Are You Still Worried About Data in the Cloud?

There really are technology stacks and business use cases that should never be moved off of big iron. Then there’s the rest of us. Chances are very high if you’re not already starting to move your data storage to the cloud, it’s being discussed right now in your business. I helped put together a new report on the current state of databases that are not under your direct control. It’s free to download and available over at Dzone.

If you haven’t made the move yet, or are just getting started on becoming one of the millions of companies that will be hybrid, part cloud-based, part local, then I strongly recommend you check it out.

The trends are clear. Smart people are taking advantage of what services like Azure, AWS and Google have to offer. This is especially true in the Platform as a Service (PaaS) space. The technology is getting better and better. You can do things with it that only gigantic corporations ever dream about. Please, go and read the report then come back around and let me know what you think.

8 thoughts on “Are You Still Worried About Data in the Cloud?

  • TheCloudIsNotTheDigitalSaivorOfMankind

    Yes. The cloud should serve as an optional tool among many others and not the sole end point for everything (of which data is included) and yet that’s what most are pushing for with little to no regard for security/redundancy then for speed/cost. There is not enough healthy skepticism of the cloud. Its being treated as a given technology with few if any risks. Like the internet of things and streaming technologies, the Cloud is being marketed as and treated as a fail-proof technology that is the digital savior of mankind.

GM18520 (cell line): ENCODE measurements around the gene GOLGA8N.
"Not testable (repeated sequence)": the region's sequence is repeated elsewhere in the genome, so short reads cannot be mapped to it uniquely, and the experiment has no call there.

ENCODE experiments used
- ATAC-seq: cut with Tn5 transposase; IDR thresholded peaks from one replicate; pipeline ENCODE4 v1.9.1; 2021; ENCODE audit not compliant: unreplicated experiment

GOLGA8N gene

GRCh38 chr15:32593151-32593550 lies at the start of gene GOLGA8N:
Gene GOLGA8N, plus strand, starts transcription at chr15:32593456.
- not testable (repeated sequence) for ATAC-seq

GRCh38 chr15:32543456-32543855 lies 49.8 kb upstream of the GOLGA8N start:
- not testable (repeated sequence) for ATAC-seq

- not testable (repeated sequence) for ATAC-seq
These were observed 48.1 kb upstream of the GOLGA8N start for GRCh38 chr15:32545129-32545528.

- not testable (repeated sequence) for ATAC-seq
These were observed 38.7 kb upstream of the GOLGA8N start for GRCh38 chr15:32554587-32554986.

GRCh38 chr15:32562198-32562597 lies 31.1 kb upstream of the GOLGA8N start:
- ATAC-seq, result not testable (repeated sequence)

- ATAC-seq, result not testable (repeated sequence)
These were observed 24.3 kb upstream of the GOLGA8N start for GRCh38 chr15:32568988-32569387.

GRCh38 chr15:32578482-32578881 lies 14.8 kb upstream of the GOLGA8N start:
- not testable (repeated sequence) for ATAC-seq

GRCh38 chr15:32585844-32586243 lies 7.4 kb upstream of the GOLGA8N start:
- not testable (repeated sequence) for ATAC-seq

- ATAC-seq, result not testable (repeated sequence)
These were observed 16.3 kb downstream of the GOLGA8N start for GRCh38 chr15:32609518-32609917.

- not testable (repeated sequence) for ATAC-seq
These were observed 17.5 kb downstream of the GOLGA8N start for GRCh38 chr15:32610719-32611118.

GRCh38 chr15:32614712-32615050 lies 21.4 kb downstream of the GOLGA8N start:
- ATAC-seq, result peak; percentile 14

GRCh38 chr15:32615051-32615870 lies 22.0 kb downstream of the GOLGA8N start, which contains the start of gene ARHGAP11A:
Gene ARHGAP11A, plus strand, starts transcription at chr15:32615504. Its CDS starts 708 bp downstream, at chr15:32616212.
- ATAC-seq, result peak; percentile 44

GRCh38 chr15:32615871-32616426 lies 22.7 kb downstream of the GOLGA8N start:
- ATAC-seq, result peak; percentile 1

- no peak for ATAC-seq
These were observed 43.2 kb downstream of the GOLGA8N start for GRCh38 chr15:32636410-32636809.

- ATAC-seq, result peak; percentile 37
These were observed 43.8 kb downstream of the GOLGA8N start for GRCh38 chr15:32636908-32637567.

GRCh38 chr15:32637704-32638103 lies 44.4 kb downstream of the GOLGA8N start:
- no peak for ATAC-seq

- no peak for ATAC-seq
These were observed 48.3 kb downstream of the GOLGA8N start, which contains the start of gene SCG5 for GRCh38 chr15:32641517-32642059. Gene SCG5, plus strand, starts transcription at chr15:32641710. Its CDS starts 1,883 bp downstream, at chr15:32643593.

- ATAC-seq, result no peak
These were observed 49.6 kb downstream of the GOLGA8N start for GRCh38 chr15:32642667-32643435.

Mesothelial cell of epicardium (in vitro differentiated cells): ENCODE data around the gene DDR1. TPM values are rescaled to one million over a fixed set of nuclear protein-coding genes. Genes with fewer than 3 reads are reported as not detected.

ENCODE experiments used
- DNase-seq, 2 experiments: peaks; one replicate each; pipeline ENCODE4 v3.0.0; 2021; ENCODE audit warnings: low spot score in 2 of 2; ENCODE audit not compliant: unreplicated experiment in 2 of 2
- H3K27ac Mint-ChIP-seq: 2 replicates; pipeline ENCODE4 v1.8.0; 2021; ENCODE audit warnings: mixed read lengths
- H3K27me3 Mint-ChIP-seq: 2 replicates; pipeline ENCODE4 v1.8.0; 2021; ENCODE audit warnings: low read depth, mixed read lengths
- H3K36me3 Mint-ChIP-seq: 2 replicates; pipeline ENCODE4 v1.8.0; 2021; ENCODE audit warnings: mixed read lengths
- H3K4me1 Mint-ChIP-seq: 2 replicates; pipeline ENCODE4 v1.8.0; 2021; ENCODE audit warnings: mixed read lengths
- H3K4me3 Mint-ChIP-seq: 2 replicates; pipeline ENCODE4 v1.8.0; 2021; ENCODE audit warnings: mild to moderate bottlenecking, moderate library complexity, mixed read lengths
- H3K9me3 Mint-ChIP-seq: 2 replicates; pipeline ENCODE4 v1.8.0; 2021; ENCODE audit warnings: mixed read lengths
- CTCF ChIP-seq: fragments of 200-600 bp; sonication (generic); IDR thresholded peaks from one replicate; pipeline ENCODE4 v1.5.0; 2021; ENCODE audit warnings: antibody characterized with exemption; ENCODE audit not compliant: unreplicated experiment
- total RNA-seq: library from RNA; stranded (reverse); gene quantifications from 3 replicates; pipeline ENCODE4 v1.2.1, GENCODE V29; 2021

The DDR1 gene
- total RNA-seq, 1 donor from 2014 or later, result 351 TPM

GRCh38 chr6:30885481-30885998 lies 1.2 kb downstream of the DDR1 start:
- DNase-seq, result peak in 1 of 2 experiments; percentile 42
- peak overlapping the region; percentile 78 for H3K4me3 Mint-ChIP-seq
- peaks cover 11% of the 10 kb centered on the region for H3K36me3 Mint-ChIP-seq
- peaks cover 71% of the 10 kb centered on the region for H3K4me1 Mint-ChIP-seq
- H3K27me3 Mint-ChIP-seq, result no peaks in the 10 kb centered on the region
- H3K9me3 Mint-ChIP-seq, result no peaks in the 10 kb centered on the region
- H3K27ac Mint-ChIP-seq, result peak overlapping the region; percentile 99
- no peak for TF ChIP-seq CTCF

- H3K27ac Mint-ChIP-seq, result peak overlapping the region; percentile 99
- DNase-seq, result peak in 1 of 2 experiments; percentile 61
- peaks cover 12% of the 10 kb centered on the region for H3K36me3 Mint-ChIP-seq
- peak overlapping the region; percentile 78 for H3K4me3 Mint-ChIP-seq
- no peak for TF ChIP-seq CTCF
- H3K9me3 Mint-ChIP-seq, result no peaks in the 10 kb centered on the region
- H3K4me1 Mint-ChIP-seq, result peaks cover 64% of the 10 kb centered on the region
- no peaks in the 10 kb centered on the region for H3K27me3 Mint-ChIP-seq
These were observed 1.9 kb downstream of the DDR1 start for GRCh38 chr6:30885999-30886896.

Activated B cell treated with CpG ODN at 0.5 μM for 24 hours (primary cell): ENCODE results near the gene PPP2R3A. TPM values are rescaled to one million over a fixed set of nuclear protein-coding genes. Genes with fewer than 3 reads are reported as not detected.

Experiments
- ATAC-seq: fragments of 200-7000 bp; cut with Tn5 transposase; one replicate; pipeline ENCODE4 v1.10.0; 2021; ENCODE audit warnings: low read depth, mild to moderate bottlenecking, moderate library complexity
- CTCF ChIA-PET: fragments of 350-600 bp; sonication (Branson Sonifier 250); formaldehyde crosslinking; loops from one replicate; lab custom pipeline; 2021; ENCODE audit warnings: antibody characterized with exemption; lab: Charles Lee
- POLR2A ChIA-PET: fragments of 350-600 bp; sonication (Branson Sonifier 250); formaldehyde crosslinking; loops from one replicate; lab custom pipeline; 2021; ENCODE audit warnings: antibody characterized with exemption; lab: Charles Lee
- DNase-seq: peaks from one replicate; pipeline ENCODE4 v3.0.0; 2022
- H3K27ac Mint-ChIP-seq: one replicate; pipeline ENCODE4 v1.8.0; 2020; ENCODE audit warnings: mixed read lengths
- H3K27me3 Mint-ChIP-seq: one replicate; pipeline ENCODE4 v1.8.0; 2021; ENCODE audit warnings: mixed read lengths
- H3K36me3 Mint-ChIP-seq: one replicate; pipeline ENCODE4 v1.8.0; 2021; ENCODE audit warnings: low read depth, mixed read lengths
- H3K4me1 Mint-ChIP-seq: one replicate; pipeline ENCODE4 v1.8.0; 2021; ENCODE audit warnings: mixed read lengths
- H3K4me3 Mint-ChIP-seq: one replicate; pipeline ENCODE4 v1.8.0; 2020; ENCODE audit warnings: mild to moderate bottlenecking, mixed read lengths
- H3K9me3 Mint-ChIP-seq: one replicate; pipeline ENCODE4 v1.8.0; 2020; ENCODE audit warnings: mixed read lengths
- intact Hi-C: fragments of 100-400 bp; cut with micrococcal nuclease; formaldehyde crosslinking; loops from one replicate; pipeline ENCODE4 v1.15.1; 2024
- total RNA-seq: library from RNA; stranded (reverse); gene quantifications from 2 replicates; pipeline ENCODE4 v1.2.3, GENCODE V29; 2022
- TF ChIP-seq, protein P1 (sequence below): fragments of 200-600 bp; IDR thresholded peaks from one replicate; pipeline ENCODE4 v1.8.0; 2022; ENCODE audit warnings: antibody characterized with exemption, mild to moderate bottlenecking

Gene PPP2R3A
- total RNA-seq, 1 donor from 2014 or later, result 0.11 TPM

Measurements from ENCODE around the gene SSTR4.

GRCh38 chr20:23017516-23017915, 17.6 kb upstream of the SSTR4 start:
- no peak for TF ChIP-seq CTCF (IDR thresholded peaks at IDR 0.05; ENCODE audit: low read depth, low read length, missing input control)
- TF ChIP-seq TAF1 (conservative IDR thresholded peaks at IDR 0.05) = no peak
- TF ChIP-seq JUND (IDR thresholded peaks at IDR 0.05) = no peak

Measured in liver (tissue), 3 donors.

To use a classic phrase, its foolish to put all your eggs in one basket and yet that’s what is happening with the cloud and the other technology cloud success depends on which is just as equally bad to rely solely on, streaming. Its not that the cloud is bad but that placing everything into it and relying solely on it along that is very short sighted; a problem just waiting to happen. Instead of asking if the cloud is the right solution to some problem the approach has been to figure out how to market the cloud as the solution to every (technology) problem. When every problem looks like a nail then a hammer is the only tool you need.

    The race to the cloud has succeeded because those behind it were smart enough to push the cost angle and get buy in from business. Once you have enough customers moved to your cloud based solution its easier to nudge some more and then finally force the remaining holdouts. The cloud is a race to the bottom, the question is how many years before the cloud crashes so badly that enough realize how foolish it was to place all their bets on it.

    • I try hard not to argue with people online, especially on my blog. However, where on earth did I suggest above, or in the article, that all the eggs should be placed in a single basket? I explicitly state, quite clearly, and I quote, “…just getting started on becoming one of the millions of companies that will be hybrid, part cloud-based, part local…”. I’m not the greatest writer and I’m not terribly bright, but I’m willing to put solid money down, that sentence does not mean “move everything to the cloud.”

      You want to be critical, fine. Please, at least be accurate.

  • It looks to me like there is a miscommunication + a misunderstanding here….

    I took the comments of TheCloudIsNotTheDigitalSaivorOfMankind to be generic and not actually directed at you (GF).